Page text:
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Crime & Fun-ishment: Penn State Thespians’ ‘Cabaret’ Asks Dire Moral Questions

“WILKOMMEN!” a clownish, baby-powder-pale face contorted with an ironic smile screams into the crowd, the German accent at once clipped and smooth. “Bienvenue, welcome to Cabaret, to Cabaret, to Cabaret!”

Harsh white lights crackle above this figure in jackboots and a leather coat on the otherwise empty stage, and the emcee for the evening continues his cartoonishly European welcome to the audience, bringing out the stone-faced “Cabaret girls.” He has the audience in the palm of his hand, and he relishes in it, clearly enjoying himself as he slides languidly across the stage in a way that both emulates and mocks the classic burlesque style.

The Master of Ceremonies

The opening number to the Penn State Thespians’ production of “Cabaret” is simultaneously fun and a little scary, setting the tone for what’s to come. Audiences go to the theater to watch art and think, yes (and you’ll be doing no shortage of thinking at “Cabaret,” whether you want to or not), but perhaps the most crucial function of any show is to entertain. The emcee — bawdy and confident and oh-so-charming in his cynically casual demeanor — hijacks this expectation, inviting us to look at the performers, to forget our worries, to simply enjoy the show. And we can’t help but enjoy the talented dancing and urbane humor, despite the unsettling, unshakeable feeling that the emcee and his dancers mean us very real harm.

“Cabaret,” directed by Penn State senior Chad Poz and produced by senior Evan Young, tells the story of early-1930s Germany through the eyes of an American novelist Cliff Bradshaw and the Europeans he meets in Berlin, particularly those at the Kit-Kat nightclub (of which the fourth-wall-breaking emcee is also the host).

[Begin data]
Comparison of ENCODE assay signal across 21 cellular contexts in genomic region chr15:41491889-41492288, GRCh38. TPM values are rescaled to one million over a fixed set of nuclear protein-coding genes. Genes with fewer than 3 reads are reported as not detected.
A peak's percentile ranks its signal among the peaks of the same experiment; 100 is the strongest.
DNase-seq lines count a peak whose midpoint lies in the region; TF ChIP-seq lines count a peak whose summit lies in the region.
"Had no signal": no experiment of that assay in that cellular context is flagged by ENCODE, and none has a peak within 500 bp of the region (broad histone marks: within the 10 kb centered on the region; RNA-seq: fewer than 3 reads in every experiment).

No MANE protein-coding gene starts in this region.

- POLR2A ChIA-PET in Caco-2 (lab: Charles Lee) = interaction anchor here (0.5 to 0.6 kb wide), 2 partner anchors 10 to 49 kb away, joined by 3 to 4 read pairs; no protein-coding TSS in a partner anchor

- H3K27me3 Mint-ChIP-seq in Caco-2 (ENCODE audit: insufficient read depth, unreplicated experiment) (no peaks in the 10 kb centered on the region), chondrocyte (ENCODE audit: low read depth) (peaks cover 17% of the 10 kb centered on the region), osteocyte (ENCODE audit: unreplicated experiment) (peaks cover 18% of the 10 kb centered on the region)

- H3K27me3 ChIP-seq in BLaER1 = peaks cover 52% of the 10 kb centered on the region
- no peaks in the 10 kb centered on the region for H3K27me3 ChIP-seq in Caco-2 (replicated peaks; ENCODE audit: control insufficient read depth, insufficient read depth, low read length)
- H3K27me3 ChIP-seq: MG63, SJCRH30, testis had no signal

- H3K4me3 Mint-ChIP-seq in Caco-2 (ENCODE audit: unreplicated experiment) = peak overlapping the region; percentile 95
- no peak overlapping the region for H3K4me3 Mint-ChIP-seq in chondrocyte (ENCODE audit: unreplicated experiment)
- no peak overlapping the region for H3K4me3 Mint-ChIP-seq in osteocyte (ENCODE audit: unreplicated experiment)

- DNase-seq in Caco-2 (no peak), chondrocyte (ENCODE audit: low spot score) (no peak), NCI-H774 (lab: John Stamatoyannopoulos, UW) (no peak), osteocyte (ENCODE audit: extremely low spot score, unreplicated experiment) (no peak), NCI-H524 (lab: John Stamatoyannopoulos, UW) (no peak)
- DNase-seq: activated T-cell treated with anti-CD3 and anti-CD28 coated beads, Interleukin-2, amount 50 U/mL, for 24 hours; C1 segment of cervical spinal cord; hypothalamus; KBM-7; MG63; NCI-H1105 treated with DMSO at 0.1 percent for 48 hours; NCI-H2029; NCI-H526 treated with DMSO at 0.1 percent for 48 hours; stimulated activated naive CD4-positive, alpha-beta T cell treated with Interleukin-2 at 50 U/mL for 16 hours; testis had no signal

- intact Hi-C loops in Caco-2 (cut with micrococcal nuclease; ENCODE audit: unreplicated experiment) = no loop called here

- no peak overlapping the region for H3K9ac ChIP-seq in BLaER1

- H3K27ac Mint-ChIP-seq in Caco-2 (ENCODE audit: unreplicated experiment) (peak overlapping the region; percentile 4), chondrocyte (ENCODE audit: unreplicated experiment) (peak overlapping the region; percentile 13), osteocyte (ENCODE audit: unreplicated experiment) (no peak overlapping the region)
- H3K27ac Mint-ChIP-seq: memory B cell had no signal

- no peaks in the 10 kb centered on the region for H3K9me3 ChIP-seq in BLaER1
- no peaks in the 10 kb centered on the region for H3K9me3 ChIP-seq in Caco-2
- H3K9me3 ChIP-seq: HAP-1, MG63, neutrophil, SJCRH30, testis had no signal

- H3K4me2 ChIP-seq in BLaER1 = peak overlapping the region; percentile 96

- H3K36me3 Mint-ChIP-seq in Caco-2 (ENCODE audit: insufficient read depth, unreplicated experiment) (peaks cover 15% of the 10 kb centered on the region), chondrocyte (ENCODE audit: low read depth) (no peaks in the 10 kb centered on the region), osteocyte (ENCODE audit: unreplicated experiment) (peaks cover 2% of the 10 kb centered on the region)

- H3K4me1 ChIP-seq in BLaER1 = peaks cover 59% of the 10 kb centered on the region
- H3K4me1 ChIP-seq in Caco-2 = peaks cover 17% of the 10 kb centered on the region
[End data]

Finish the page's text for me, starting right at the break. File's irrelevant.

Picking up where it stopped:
Early-1930s Germany is, erm, not a good place — which we know, of course, but that only serves to make watching the unfolding drama of “Cabaret” all the more frazzling: Nazism, we know from the hateful grin of the master of ceremonies, is coming, and the audience can do nothing but watch as the dark pallor of fascism creeps from the wings of the stage into the spotlight.

The subtly fascist nightclub of “Cabaret”

“Cabaret” has no shortage of musical numbers that demand exacting range from the performers. Songs include heartfelt soliloquies, hateful nationalist battle hymns, and campy burlesque numbers, and the cast of “Cabaret” rises to the challenge with jaw-dropping talent. This was almost Broadway-tier execution — not a compliment I use lightly.

College theater utilizes student actors, obviously, and due to the fact that college students are still developing their talents, a certain degree of woodenness is to be expected. It’s forgiven in good faith, of course, but expected nonetheless. But I saw no weak performance in “Cabaret.” Each and every part was played with a professional force that proves the Thespians’ ability to live up to their name.